*To get LED bulbs cheaply, you can buy a $1 flashlight at War-Mart etc. and beat it with a hammer until you can break the bulbs out.  This is a bit frustrating and took me about 30 minutes.  You may also see if anyone you know including parents of your students have old LED Christmas lights they want to get rid of.  When I put out a request for Christmas light strands, I got about 5-6 strands!!!  Score!

*This is a great video if you are wanting students to understand how the electrons flow to make electricity work in batteries.  If you are just wanting students to see the part about the battery, watch 1:34-3:55. If you want them to see how the lemon battery is built, you can continue watching until the end of the video.

What I definitely learned from experience:

*Yes, you can use the lemons for multiple classes.  They will still work.  I used the same lemons 3 back to back classes one day and four back to back classes the next.   After a few days (I can’t remember exactly how many) the lemons will mold, and you won’t want to use them anyway.

*The nails will no longer work when they turn too black after a couple of classes.  This is most often the reason the lemon battery doesn’t work for students who have all the wiring, pennies, and nails connected the right way.  You will have to use new nails.  They are relatively cheap, so no problem.

*The LED can burn out if you leave it connected too long.  I tell the students to count to 20 seconds after they see it light up and  then disconnect it.  It will last longer than 20 seconds, but this is just what I tell them.

*You can use a 9-volt battery as a light bulb tester if you want to see if the LED works in case the kids insist that the light bulb is the problem.  Touch each wire end of the LED lightbulb to the positive and negative terminals of the 9-volt battery.  This will FOR SURE blow out the LED bulb if left for too long so just touch it barely to the 9-volt for half a second to see if it lights up.  See here.

  • Most often when the students’ lemon battery doesn’t work it is because:
    • they have an alligator clip connected to two pennies or two nails.  It is important that there is a penny, nail, penny, nail, penny, nail, penny, nail connection, or the electrons won’t flow from the negative to the positive.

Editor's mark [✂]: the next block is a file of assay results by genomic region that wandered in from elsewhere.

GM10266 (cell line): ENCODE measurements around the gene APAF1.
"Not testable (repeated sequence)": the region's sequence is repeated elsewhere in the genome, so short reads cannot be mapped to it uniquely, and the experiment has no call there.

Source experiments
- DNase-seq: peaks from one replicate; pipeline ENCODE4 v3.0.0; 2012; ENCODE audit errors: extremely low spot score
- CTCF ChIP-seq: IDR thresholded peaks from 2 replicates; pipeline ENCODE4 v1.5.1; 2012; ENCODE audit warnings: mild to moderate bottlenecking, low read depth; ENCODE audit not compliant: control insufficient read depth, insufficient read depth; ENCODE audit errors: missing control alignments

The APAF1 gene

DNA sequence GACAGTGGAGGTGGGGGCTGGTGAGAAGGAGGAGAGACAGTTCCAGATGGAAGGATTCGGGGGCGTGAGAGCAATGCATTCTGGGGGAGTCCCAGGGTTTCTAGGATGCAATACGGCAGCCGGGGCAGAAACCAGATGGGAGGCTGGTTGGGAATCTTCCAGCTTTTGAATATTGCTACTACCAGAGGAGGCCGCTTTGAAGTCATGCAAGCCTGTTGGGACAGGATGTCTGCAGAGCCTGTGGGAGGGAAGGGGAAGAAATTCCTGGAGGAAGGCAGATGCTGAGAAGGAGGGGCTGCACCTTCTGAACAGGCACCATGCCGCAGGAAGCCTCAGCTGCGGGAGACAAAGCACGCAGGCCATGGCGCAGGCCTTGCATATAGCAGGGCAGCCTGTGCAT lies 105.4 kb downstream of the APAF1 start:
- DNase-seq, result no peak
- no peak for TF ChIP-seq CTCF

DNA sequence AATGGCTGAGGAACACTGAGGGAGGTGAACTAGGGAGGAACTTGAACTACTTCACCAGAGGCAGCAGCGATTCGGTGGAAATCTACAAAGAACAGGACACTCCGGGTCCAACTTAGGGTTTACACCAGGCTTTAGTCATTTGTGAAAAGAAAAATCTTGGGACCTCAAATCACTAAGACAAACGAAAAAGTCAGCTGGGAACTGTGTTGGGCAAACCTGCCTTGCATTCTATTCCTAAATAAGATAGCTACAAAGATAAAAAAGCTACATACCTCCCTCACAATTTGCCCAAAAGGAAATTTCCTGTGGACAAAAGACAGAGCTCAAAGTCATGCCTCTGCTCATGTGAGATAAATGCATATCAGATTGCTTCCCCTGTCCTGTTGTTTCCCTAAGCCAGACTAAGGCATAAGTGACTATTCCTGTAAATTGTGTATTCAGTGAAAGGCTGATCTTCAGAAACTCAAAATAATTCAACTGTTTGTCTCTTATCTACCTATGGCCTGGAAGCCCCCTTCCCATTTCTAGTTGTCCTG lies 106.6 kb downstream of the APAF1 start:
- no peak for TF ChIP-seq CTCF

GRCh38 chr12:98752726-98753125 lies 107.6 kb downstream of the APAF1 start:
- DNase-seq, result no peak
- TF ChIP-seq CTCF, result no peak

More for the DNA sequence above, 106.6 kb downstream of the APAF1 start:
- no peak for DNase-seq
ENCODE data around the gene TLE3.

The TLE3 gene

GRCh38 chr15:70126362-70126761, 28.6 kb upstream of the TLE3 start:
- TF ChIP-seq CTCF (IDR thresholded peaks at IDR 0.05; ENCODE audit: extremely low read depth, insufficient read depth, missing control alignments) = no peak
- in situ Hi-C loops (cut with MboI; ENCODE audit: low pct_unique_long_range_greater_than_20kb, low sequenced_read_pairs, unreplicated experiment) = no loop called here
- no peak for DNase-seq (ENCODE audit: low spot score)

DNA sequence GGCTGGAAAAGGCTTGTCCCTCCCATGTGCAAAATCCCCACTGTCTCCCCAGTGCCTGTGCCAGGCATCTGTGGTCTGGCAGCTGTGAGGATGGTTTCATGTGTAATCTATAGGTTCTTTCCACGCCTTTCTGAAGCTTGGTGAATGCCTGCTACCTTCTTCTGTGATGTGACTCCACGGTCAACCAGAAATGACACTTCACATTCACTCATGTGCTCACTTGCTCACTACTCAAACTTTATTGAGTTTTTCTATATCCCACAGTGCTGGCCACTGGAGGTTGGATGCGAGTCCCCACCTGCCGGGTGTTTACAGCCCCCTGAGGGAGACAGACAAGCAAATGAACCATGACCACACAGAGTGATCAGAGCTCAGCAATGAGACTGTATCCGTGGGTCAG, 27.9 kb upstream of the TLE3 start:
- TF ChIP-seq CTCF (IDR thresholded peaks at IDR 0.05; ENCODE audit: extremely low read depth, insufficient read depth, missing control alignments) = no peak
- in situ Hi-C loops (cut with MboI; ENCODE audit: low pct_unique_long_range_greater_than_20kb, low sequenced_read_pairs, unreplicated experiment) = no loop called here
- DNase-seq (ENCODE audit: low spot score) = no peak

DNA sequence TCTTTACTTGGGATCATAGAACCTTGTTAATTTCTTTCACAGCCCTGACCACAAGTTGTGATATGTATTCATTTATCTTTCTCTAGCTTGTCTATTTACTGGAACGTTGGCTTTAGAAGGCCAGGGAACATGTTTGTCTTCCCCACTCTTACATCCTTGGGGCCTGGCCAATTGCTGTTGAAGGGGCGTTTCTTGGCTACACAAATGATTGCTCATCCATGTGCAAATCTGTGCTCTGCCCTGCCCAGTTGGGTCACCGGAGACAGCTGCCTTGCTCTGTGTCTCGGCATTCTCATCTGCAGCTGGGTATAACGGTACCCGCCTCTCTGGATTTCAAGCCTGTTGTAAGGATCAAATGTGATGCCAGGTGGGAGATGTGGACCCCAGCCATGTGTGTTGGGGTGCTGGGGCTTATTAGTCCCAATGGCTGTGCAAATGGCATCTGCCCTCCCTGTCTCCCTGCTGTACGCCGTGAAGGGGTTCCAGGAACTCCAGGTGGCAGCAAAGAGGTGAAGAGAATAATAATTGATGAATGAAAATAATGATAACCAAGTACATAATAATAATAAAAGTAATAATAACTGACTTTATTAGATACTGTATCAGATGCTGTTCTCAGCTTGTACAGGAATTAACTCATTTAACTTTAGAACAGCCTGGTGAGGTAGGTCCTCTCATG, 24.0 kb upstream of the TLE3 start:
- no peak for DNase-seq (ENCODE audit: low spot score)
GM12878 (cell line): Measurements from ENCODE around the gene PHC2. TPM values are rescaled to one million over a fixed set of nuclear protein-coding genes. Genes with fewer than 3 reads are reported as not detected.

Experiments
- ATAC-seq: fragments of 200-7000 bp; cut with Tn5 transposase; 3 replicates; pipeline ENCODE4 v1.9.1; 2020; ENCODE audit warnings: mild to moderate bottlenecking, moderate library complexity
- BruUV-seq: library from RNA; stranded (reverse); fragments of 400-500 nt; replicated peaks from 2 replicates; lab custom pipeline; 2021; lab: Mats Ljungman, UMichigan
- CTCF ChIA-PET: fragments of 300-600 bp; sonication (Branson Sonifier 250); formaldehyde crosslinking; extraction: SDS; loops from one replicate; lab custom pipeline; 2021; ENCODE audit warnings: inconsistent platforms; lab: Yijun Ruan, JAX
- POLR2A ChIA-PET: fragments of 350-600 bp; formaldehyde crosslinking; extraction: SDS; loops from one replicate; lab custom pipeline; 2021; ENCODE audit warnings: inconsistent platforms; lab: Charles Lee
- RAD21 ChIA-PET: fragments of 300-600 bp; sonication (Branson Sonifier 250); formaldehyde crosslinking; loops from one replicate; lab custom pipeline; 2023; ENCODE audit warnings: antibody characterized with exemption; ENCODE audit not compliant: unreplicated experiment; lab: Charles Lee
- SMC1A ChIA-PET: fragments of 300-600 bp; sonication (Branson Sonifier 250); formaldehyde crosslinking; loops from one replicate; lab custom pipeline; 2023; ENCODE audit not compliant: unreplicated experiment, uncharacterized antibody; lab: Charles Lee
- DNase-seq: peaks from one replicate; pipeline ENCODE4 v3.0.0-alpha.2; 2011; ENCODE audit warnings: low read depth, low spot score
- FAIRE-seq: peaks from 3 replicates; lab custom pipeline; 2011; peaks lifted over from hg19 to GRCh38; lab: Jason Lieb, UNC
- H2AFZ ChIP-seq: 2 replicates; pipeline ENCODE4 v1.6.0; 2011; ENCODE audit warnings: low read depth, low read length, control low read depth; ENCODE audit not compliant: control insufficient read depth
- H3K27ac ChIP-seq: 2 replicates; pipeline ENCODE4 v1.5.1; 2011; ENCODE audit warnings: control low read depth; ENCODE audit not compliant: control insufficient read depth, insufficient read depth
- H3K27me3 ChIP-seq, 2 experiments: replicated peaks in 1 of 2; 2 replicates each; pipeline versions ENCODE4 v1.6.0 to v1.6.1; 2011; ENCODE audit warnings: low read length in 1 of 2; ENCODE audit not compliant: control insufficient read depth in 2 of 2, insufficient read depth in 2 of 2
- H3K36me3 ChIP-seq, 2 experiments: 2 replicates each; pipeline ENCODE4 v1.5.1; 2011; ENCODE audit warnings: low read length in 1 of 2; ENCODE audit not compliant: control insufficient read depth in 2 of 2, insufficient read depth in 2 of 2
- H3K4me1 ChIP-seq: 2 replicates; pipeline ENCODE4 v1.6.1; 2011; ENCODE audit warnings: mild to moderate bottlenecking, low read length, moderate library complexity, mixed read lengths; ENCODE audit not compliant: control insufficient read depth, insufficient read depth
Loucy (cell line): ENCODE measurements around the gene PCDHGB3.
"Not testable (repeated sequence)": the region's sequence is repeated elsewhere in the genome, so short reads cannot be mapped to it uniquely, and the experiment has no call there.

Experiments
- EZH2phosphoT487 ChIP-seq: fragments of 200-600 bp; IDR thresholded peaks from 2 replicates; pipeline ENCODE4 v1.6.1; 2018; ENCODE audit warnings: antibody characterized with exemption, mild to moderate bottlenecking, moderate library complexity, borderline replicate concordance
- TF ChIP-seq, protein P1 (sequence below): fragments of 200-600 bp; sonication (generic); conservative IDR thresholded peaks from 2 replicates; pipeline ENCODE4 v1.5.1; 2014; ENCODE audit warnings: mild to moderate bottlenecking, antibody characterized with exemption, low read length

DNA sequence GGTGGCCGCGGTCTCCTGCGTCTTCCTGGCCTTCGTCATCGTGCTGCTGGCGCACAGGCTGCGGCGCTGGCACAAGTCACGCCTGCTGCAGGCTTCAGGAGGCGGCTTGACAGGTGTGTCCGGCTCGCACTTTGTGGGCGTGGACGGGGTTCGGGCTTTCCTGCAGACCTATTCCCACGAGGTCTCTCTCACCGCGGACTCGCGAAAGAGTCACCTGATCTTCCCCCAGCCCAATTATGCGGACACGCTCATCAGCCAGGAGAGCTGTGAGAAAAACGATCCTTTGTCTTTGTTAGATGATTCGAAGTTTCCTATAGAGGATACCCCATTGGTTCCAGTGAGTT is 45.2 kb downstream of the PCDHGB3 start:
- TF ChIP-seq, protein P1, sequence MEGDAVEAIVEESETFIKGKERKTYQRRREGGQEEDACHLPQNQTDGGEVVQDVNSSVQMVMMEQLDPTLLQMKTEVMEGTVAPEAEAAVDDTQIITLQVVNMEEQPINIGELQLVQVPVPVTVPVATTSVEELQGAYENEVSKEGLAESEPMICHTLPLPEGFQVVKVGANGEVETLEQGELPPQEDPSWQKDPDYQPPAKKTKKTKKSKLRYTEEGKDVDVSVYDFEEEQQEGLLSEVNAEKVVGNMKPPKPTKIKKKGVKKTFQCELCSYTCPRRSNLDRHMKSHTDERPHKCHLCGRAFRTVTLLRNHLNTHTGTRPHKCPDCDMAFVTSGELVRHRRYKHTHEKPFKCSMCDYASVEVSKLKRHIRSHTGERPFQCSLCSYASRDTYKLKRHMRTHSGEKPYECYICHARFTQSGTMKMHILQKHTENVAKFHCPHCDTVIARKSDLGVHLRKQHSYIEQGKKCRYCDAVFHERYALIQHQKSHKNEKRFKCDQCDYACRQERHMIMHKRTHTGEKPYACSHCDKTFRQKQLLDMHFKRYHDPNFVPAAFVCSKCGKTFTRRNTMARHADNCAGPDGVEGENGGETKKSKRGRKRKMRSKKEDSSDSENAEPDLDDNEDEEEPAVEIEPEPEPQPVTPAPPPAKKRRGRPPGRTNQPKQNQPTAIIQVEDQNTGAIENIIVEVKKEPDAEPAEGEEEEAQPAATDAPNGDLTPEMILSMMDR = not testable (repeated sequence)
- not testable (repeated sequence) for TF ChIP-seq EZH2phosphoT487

• they have the LED light bulb turned the wrong way
    • the zinc on their nails has corroded and the nails need to be replaced.  This doesn’t happen with the pennies because lemon juice actually cleans pennies.

A great question to pose after this is, do you think you could light up an LED with fewer lemons?

The answer…Yes, you can sometimes light up the bulb with 3 lemons, but it will be dimmer.  It is also possible to light it up with only one lemon if you can put enough pennies and nails into a single lemon.  Now, I was never successful at this but, there are You Tube videos in which this has been explained.

5 Things to Know if Teaching Wiring with Electricity

While wading through teaching electricity, I learned a few hints that I wish I had known before setting out on this venture.

The following applies if you are teaching children to wire bulbs from Christmas light strands.

1.  If you strip wire, strip it a little at a time (about 2-3 cm).  This will prevent the small strands of copper from falling out from the friction.

2.  After you strip the wire, twist the exposed copper ends a little at a time to prevent the small strands of copper wire from falling out.  Then the copper wire will be stronger and easier to use.

3. If you allow students to use Christmas lights from the strand, it works best to just pull the bulb out completely and connect each end of the bulb wire (see small arrows above) to a Christmas light.  At times, you can cut the wire with the bulbs still in the wire and they worked, but more often than not, it didn’t work to cut the wire with the bulbs still in them.